Today (October 12) is World Arthritis Day. I am sure each one of us knows of someone who has Arthritis, with most people having to deal with the pain and limiting movement over a certain age.
However, do you know there is not an age category, children to pensioners can have some sort of Arthritis?
How can Shaw Trust Accessibility Services help people with Arthritis?
Why would someone who works at Shaw Trusts Accessibility Services want to tell people about Arthritis? The answer is two fold.
Assistive technology for people with Arthritis
Firstly, did you know there are assistive technologies that may assist someone who has Arthritis, especially in their fingers/hands, along with any arm discomfort?
If someone is struggling to use a mouse on a computer, then there are a lot of key commands and navigation techniques to help learn and convey information. There is also speech recognition software that allows the person to navigate and interact with their voice.
Did you also know that many mobile phones have a facility to allow someone to use the phone, not only by voice commands, but by head gestures? Great innovations for people that may find it difficult to keep up with the day to day messages, interactions and information.
For some more information go to Accessibility Services: Physical Impairment assistance for operating a computer page.
Helping people with Arthritis or a physical impairment to navigate a website using a keyboard
Secondly, these great technological tools can only work on web sites if they are designed with accessibility in mind. Some examples of this are;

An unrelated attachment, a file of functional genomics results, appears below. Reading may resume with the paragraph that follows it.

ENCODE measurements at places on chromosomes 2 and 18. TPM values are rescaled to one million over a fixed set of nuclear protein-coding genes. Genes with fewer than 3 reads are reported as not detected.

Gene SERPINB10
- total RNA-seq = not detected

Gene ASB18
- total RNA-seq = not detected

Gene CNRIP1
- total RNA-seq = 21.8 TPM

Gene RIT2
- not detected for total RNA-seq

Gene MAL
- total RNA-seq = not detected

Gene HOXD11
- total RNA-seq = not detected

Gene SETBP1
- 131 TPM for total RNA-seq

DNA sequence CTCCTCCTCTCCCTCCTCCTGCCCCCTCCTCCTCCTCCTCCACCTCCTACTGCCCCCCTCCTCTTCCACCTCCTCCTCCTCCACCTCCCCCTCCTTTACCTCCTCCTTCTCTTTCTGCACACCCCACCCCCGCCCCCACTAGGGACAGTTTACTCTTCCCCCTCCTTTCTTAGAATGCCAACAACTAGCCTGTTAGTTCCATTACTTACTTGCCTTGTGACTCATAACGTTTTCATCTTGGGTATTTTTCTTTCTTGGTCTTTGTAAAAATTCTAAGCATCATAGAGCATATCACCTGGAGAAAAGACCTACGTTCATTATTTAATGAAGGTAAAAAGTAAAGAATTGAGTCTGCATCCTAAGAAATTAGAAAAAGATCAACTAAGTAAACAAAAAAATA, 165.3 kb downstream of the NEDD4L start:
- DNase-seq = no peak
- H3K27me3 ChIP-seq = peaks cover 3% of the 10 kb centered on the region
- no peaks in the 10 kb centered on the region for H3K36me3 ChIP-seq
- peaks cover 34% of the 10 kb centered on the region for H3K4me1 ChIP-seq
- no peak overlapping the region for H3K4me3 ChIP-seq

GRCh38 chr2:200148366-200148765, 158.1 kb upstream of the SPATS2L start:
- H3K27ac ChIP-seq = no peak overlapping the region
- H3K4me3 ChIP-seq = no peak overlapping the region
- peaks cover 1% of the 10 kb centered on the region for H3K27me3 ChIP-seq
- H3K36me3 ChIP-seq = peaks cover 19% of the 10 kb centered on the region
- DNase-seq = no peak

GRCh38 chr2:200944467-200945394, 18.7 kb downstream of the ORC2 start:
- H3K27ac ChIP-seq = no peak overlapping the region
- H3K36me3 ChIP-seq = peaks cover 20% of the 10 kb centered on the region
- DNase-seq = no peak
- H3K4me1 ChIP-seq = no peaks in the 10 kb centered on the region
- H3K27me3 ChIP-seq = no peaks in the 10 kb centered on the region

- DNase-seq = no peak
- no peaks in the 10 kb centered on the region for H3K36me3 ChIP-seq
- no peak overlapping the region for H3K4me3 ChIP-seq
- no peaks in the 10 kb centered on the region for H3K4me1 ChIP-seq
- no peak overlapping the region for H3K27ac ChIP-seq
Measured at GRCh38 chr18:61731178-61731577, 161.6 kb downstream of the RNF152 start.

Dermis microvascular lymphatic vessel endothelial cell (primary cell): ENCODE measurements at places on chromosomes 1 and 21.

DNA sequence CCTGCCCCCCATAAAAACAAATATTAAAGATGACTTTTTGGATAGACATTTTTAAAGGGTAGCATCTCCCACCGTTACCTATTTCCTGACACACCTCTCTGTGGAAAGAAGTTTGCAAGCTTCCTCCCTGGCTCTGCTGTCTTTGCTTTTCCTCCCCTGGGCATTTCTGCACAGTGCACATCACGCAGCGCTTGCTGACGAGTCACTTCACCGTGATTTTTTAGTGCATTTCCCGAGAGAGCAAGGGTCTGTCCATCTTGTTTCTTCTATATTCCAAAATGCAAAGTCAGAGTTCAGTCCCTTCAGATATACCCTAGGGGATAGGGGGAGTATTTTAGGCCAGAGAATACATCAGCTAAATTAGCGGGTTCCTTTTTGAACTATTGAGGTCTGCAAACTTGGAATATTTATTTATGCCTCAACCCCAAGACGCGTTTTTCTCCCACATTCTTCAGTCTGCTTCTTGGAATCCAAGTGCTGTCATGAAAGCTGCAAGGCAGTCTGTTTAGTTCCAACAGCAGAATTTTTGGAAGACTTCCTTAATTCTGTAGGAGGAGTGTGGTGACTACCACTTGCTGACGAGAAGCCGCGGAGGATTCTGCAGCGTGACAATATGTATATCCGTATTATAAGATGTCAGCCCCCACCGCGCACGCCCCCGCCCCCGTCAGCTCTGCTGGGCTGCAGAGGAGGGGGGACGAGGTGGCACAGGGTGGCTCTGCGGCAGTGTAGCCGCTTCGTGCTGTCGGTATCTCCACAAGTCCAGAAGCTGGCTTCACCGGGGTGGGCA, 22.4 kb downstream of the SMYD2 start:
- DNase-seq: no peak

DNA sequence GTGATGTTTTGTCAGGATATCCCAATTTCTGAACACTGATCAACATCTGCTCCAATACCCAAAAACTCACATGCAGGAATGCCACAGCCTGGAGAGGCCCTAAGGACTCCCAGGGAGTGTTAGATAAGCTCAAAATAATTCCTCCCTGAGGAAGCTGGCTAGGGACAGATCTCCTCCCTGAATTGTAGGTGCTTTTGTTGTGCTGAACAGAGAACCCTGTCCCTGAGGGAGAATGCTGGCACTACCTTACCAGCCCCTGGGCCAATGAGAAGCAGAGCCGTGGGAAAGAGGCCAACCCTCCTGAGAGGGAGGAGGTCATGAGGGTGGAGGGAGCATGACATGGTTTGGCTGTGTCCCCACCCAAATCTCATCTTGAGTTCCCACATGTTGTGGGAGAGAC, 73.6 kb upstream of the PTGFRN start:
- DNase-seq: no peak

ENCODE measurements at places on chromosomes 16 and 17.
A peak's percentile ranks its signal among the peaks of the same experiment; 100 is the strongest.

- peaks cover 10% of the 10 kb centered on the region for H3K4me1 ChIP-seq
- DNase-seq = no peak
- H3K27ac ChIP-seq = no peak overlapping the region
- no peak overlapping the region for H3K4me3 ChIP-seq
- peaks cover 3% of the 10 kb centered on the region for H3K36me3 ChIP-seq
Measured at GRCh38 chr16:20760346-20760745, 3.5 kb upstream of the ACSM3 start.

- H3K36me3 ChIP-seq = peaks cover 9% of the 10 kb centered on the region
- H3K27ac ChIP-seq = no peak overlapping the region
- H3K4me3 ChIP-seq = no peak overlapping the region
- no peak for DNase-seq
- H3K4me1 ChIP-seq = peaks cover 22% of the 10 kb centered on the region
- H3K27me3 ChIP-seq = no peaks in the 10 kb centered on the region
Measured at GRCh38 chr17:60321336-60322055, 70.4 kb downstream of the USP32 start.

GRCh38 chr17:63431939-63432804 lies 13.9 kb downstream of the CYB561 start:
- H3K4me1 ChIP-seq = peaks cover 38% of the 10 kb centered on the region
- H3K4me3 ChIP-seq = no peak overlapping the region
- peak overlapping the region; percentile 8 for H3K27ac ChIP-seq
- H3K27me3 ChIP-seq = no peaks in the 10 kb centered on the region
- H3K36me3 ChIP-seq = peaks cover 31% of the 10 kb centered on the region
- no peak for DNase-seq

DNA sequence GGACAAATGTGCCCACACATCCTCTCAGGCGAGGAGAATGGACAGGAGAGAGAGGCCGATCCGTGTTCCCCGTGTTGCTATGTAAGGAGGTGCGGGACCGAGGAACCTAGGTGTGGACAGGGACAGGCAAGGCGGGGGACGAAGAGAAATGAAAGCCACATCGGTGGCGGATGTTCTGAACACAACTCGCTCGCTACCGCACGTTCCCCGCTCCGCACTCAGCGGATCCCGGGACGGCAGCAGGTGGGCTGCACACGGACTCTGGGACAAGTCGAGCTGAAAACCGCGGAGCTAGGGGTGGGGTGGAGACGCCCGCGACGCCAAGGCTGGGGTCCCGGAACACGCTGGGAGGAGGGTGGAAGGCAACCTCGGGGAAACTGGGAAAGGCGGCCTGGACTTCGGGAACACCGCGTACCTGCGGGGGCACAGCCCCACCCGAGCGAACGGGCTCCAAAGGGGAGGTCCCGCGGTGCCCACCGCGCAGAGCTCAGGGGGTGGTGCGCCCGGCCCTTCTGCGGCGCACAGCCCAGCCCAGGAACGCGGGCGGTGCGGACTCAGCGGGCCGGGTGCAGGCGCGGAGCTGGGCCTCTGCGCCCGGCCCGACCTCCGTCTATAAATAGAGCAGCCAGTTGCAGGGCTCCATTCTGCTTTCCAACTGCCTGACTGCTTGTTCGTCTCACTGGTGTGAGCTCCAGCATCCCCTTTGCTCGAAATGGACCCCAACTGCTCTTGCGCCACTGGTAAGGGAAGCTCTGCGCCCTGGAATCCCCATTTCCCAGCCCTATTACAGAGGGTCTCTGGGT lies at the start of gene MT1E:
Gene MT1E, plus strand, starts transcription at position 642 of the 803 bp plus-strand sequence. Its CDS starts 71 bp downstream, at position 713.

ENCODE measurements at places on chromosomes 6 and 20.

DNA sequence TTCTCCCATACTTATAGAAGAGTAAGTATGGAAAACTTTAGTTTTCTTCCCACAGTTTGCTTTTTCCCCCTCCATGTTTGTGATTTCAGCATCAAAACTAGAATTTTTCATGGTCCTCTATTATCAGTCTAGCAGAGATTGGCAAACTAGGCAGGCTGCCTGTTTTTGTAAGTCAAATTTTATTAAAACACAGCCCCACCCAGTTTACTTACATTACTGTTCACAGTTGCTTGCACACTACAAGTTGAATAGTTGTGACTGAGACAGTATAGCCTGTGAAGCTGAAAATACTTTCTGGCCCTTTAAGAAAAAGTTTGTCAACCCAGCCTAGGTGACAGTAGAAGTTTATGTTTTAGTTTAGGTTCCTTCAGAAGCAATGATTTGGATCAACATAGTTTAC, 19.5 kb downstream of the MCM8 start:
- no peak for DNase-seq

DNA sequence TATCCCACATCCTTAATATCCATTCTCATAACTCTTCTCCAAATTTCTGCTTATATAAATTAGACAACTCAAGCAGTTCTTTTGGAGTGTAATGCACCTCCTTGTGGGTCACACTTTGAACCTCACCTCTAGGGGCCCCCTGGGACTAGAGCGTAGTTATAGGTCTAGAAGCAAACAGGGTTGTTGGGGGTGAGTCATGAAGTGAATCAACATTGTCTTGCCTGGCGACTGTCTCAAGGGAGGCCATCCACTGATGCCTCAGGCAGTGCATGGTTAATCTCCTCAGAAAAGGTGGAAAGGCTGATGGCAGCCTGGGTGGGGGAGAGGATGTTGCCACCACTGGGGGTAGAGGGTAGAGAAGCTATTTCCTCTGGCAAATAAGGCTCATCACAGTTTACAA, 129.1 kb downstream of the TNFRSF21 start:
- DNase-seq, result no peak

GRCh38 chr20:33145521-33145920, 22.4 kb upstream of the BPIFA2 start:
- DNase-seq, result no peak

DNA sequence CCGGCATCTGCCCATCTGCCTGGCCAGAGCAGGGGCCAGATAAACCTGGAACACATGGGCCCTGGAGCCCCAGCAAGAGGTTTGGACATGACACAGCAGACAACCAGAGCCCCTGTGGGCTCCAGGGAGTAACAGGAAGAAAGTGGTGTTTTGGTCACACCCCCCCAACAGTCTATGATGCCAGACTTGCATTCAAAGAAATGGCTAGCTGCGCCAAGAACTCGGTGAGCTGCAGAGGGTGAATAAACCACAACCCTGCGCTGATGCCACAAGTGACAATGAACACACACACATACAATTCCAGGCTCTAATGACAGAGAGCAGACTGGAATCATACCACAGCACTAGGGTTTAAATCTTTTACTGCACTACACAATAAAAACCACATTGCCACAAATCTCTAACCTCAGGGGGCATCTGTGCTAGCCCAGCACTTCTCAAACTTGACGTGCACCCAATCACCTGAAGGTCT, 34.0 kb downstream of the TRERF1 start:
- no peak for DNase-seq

When using a keyboard to navigate around a website, the person uses the tab function to navigate to each link, or activating element, where the link or element is highlighted to indicate to the person where the cursor is situated. Unfortunately many websites either don’t highlight their elements, or some of them do highlight and some don’t on the same page. This is just like suddenly losing where your cursor is when using the mouse.
Helping people with Arthritis or a physical impairment to navigate a website using voice control
Another example is elements being correctly and individually labelled. For someone who is using voice commands to navigate and activate these elements, if there is more than one link labelled “more information”, then it will take some time to get to the correct one. Acronyms can also cause a problem, when the voice command is not how you would read it, for example: FW, where the presumption will be forward, but the voice command will have to be something like ferwa. Not the best example, but I hope you get the idea. There are a lot more examples of inaccessible features and functions that can be found on many day to day websites.
Here at Accessibility Services we are proud to be able to not only assist companies to make their web sites accessible, but know that we are enabling more and more people, such as those with Arthritis, to be in contact and informed when using the internet.
If you find that there is a website that is inaccessible for you, please contact us and we will ask the site owners if we can help them to make their website accessible for you. Please email firstname.lastname@example.org